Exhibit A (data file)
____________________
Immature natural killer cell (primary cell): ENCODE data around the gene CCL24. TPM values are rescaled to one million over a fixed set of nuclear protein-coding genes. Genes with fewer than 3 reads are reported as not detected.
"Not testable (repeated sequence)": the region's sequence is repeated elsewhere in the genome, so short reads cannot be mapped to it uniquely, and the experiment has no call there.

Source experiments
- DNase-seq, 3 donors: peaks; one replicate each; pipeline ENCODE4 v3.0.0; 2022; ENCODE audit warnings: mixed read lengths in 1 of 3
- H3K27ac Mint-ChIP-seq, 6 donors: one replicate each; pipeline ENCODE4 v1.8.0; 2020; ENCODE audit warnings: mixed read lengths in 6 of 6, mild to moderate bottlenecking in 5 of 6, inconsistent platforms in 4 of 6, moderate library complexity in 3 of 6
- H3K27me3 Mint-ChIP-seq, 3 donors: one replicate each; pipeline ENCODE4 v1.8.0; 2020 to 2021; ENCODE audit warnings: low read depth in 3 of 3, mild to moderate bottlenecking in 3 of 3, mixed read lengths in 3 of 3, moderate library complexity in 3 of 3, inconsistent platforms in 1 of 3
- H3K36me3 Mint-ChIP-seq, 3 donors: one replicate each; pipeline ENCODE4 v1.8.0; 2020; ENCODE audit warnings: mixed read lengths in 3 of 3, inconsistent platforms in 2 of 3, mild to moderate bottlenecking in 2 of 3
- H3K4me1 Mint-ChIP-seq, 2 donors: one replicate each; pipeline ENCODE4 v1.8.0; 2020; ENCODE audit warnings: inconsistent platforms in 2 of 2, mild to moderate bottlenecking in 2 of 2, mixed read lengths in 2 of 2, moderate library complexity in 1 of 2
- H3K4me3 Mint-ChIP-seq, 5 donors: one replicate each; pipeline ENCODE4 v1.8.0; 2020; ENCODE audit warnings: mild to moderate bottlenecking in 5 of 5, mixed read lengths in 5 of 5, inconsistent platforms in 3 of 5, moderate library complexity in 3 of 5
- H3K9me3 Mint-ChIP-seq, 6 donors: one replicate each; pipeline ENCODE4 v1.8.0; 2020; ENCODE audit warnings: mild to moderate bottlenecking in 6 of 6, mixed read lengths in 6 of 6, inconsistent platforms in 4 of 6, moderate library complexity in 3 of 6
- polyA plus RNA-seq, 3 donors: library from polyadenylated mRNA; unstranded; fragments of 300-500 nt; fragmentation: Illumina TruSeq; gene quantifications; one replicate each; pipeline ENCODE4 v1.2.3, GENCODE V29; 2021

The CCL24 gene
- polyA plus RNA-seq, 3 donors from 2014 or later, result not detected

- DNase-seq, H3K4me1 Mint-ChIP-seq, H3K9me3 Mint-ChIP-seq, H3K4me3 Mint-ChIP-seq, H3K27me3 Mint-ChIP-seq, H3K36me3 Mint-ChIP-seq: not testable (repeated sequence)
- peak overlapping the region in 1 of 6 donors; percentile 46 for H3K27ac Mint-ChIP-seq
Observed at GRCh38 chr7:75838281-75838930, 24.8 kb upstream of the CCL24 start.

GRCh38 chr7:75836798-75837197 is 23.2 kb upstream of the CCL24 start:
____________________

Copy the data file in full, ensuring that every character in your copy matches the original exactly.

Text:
Immature natural killer cell (primary cell): ENCODE data around the gene CCL24. TPM values are rescaled to one million over a fixed set of nuclear protein-coding genes. Genes with fewer than 3 reads are reported as not detected.
"Not testable (repeated sequence)": the region's sequence is repeated elsewhere in the genome, so short reads cannot be mapped to it uniquely, and the experiment has no call there.

Source experiments
- DNase-seq, 3 donors: peaks; one replicate each; pipeline ENCODE4 v3.0.0; 2022; ENCODE audit warnings: mixed read lengths in 1 of 3
- H3K27ac Mint-ChIP-seq, 6 donors: one replicate each; pipeline ENCODE4 v1.8.0; 2020; ENCODE audit warnings: mixed read lengths in 6 of 6, mild to moderate bottlenecking in 5 of 6, inconsistent platforms in 4 of 6, moderate library complexity in 3 of 6
- H3K27me3 Mint-ChIP-seq, 3 donors: one replicate each; pipeline ENCODE4 v1.8.0; 2020 to 2021; ENCODE audit warnings: low read depth in 3 of 3, mild to moderate bottlenecking in 3 of 3, mixed read lengths in 3 of 3, moderate library complexity in 3 of 3, inconsistent platforms in 1 of 3
- H3K36me3 Mint-ChIP-seq, 3 donors: one replicate each; pipeline ENCODE4 v1.8.0; 2020; ENCODE audit warnings: mixed read lengths in 3 of 3, inconsistent platforms in 2 of 3, mild to moderate bottlenecking in 2 of 3
- H3K4me1 Mint-ChIP-seq, 2 donors: one replicate each; pipeline ENCODE4 v1.8.0; 2020; ENCODE audit warnings: inconsistent platforms in 2 of 2, mild to moderate bottlenecking in 2 of 2, mixed read lengths in 2 of 2, moderate library complexity in 1 of 2
- H3K4me3 Mint-ChIP-seq, 5 donors: one replicate each; pipeline ENCODE4 v1.8.0; 2020; ENCODE audit warnings: mild to moderate bottlenecking in 5 of 5, mixed read lengths in 5 of 5, inconsistent platforms in 3 of 5, moderate library complexity in 3 of 5
- H3K9me3 Mint-ChIP-seq, 6 donors: one replicate each; pipeline ENCODE4 v1.8.0; 2020; ENCODE audit warnings: mild to moderate bottlenecking in 6 of 6, mixed read lengths in 6 of 6, inconsistent platforms in 4 of 6, moderate library complexity in 3 of 6
- polyA plus RNA-seq, 3 donors: library from polyadenylated mRNA; unstranded; fragments of 300-500 nt; fragmentation: Illumina TruSeq; gene quantifications; one replicate each; pipeline ENCODE4 v1.2.3, GENCODE V29; 2021

The CCL24 gene
- polyA plus RNA-seq, 3 donors from 2014 or later, result not detected

- DNase-seq, H3K4me1 Mint-ChIP-seq, H3K9me3 Mint-ChIP-seq, H3K4me3 Mint-ChIP-seq, H3K27me3 Mint-ChIP-seq, H3K36me3 Mint-ChIP-seq: not testable (repeated sequence)
- peak overlapping the region in 1 of 6 donors; percentile 46 for H3K27ac Mint-ChIP-seq
Observed at GRCh38 chr7:75838281-75838930, 24.8 kb upstream of the CCL24 start.

GRCh38 chr7:75836798-75837197 is 23.2 kb upstream of the CCL24 start: